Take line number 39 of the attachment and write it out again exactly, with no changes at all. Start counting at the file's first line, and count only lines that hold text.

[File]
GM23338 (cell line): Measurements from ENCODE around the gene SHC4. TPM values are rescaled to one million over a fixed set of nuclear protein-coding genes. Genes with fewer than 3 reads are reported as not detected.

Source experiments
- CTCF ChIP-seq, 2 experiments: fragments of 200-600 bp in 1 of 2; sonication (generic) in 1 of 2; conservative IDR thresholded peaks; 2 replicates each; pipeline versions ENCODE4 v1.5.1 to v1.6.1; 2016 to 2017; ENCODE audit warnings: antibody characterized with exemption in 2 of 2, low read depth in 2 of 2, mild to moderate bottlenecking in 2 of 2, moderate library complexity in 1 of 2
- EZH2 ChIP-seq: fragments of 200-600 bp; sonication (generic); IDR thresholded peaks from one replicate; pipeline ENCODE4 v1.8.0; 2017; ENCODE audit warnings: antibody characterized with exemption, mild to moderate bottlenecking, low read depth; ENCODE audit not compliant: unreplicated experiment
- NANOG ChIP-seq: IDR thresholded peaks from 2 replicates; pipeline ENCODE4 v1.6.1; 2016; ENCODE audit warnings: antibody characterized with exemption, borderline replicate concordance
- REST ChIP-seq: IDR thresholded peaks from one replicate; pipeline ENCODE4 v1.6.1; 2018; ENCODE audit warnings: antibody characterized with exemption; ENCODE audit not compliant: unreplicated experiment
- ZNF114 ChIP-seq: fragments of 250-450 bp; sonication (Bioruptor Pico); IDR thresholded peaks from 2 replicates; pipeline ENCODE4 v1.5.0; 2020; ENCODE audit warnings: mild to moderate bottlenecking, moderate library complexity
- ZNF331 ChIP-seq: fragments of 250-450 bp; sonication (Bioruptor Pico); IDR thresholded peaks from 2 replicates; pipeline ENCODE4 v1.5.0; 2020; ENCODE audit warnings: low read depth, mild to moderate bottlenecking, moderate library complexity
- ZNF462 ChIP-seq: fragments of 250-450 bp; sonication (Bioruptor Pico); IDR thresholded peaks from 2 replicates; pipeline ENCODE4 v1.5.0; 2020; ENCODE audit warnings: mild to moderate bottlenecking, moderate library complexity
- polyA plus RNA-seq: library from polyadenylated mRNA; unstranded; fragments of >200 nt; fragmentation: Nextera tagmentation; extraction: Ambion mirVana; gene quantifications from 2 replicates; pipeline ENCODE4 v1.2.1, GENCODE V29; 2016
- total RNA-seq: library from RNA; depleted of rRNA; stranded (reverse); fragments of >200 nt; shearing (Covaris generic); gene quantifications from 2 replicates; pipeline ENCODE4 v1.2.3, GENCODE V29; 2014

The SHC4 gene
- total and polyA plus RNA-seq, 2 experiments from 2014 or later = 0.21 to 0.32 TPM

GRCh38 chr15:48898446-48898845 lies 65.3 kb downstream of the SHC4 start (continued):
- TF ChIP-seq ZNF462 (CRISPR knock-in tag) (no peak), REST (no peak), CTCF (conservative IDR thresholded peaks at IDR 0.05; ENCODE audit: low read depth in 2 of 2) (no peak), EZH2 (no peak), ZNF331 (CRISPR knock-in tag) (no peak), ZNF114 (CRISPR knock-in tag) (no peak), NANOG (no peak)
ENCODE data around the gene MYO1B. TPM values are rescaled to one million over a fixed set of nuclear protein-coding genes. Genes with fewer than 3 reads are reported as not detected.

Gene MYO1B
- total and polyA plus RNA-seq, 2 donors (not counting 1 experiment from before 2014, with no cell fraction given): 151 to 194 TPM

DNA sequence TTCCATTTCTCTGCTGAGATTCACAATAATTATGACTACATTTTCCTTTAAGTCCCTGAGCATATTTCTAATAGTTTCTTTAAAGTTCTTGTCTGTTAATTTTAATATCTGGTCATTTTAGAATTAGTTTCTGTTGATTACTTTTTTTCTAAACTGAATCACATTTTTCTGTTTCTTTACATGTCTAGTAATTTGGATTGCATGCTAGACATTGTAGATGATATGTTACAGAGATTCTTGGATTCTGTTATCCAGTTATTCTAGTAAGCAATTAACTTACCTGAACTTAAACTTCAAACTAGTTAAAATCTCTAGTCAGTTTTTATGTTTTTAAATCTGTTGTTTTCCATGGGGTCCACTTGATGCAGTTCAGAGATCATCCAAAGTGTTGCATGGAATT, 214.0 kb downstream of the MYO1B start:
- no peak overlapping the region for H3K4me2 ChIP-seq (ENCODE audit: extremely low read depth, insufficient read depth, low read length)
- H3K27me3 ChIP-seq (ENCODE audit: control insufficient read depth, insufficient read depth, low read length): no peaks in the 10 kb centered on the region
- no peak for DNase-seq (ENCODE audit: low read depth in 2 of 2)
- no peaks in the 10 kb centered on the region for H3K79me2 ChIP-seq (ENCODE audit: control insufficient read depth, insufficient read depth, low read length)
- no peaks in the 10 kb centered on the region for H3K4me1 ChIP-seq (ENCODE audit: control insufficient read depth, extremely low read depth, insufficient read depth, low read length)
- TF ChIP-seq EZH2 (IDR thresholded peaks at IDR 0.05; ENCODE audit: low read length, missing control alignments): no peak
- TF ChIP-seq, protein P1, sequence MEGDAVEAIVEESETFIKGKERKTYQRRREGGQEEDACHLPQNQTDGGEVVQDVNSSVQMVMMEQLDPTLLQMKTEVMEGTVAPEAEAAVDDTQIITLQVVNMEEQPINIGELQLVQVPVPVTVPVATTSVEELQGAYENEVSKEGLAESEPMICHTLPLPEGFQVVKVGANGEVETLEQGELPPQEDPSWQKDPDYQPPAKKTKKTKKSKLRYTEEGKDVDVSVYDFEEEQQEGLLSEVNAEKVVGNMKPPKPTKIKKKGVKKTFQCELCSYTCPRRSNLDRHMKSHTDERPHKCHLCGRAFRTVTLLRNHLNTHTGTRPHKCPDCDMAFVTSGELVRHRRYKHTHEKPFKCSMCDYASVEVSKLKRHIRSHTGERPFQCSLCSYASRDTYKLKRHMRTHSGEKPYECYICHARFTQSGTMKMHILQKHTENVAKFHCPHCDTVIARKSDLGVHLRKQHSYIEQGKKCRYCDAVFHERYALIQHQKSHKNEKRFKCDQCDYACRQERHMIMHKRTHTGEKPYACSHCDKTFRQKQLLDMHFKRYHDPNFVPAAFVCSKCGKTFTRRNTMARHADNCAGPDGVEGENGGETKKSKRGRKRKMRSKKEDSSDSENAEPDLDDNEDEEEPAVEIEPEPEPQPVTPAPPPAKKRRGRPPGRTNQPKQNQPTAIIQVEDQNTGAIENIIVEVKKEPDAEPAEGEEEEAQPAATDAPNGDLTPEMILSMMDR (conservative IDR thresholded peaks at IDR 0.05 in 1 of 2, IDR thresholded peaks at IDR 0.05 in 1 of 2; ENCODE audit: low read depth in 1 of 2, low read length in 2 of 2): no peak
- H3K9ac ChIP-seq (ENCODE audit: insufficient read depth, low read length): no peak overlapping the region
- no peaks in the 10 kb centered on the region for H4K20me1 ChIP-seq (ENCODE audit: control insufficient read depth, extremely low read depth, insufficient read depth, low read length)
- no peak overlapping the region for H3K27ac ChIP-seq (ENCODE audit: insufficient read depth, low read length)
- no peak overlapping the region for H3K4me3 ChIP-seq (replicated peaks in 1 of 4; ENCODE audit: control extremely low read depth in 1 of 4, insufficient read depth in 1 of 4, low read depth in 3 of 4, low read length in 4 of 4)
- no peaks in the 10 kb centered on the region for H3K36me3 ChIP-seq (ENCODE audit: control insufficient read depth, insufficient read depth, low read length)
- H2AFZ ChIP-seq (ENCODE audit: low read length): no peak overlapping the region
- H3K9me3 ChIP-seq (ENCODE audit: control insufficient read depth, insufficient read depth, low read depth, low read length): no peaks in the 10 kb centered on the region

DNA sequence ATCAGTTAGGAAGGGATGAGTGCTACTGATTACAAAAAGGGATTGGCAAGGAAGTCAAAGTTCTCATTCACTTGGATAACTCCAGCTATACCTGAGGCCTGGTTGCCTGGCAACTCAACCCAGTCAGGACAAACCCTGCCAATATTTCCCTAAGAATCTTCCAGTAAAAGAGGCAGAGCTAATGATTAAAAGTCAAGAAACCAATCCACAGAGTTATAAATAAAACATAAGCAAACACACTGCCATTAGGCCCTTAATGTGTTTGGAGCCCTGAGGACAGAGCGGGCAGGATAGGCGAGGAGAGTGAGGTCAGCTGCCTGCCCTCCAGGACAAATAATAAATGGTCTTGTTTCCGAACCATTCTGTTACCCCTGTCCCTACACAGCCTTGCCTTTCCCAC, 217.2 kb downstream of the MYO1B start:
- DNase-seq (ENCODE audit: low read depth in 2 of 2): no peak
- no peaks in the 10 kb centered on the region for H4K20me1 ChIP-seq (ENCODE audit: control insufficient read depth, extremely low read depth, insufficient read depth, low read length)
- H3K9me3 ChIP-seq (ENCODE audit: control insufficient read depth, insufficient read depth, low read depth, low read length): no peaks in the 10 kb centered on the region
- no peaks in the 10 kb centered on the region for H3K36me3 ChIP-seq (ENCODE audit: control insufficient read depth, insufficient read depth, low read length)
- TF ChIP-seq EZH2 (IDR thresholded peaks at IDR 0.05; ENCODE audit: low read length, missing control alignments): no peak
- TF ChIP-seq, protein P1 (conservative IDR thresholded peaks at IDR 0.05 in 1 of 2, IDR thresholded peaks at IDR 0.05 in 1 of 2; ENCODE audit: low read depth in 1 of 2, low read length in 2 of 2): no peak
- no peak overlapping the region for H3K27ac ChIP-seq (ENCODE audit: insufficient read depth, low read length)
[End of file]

- TF ChIP-seq EZH2 (IDR thresholded peaks at IDR 0.05; ENCODE audit: low read length, missing control alignments): no peak